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Who has the power in the classroom?

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The immense authority of a professor in the classroom is no secret. They hold the power to influence the way students write, the way students think and the wellbeing of an individual. A single professor’s class can turn a student’s semester from a dream to a nightmare.

At the same time, a single student’s privilege can end a professor’s career. Not all students have the same amount of power in the classroom. White students in a classroom with professors of color occupy a higher position in academic and social hierarchies. All students must understand their position in the classroom if we are to disrupt the current unjust systems that perpetuate racism within higher education.

Without questioning teacher-student relations, it might seem obvious that the professor holds the power. Part of the professor’s supremacy comes from the scarcity of courses offered. This places students in classrooms with professors they did not choose who control their academic success. Students automatically begin at a vulnerable level.

The professor is also given institutional power in implicit ways: as colleges become more commercialized, teaching becomes more important than learning. Those two words — teaching and learning — might seem to go hand in hand, but in reality, to learn as a student means more than just being taught at. How many courses revolve around lectures? How many students cram for exams because they haven’t retained what they should have learned throughout the semester? The answers to these questions indicate that our education system prioritizes the needs of the teacher over the needs of the learner.

Unveiling the more intricate nature of academic tenure reveals the complicated power structures of the classroom. Tenure supposedly secures academic freedom for teachers so that they have the liberty to say what they want and teach as they please. The idea of tenure is great in theory, but the history of the higher education system as a white owned space seeps into today’s tenure process.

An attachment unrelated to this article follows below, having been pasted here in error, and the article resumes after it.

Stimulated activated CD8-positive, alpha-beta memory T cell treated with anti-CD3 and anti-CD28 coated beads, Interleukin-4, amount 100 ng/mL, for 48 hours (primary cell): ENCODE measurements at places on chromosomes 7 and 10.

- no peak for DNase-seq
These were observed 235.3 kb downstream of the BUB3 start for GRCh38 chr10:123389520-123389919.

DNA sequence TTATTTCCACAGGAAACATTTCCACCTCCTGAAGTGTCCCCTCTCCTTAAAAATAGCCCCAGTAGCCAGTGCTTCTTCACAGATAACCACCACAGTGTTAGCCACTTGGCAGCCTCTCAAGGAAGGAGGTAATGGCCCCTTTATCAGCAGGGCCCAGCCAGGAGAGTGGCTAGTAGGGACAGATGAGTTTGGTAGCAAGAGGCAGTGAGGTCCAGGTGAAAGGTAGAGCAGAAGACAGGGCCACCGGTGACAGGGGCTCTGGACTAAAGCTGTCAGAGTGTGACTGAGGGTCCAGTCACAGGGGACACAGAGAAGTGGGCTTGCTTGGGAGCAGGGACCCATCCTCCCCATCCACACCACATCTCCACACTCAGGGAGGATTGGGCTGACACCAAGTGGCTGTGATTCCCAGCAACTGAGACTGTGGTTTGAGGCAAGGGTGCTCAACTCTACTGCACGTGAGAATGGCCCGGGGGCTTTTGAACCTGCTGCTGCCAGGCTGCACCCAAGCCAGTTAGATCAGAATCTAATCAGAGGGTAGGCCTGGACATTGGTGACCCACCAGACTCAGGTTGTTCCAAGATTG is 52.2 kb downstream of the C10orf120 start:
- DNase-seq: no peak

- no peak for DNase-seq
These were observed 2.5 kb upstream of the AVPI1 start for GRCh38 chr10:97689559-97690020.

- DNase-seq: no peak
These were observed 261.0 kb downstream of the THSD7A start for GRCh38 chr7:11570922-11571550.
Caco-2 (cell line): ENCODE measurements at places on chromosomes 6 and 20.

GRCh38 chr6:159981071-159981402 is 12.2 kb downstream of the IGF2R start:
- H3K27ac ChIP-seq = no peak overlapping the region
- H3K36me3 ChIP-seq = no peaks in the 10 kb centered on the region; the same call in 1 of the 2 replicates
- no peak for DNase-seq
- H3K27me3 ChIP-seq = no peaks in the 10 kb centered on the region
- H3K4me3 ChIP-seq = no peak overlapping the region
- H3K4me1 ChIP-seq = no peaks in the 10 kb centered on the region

Professors of color face a much more challenging path to becoming tenured. Many are overloaded with menial work so that they will not be able to complete the requirements for becoming tenured. Additionally, professors of color often move from college to college to escape oppressive work conditions. As former assistant professor of theater Michelle Gibbs wrote in her resignation letter, the fact that Professors of color are threatened by the power of their white students further discourages a classroom that involves non-traditional teaching and learning.

Gibbs’ evaluation leads me to recognize that power between

teacher and student in the classroom does not always belong to the teacher. Power then belongs to historically and socially enfranchised individuals: educated white people.

So where do students get their power? I’d begin the conversation first by acknowledging that all students will not have the respect and influence in the classroom that they deserve until professors of color do as well. In order for our classrooms to look equitable in terms of teacher-student relations, the racial hierarchy must be dismantled as well.

To interrupt our society’s racial hierarchy means disrupting the current commercialization of higher education and actively fighting the historical racism at St. Olaf. Reclaiming and reorganizing power at St. Olaf can happen if we work as a group of students dedicated to a critical evaluation of the College for the betterment of all. All of our voices should be speaking out in concert against the injustice of our social systems.

The classroom is a mask that hides the face of our society. We see progress and scholarship, but when you look behind the mask, we find the same social structures that affirm the existence of whiteness and prevent all students from claiming their education own the classroom.

Maddy Bayzaee ’23 is from Wheeling, Ill.

Her majors are social work and race and ethnic studies

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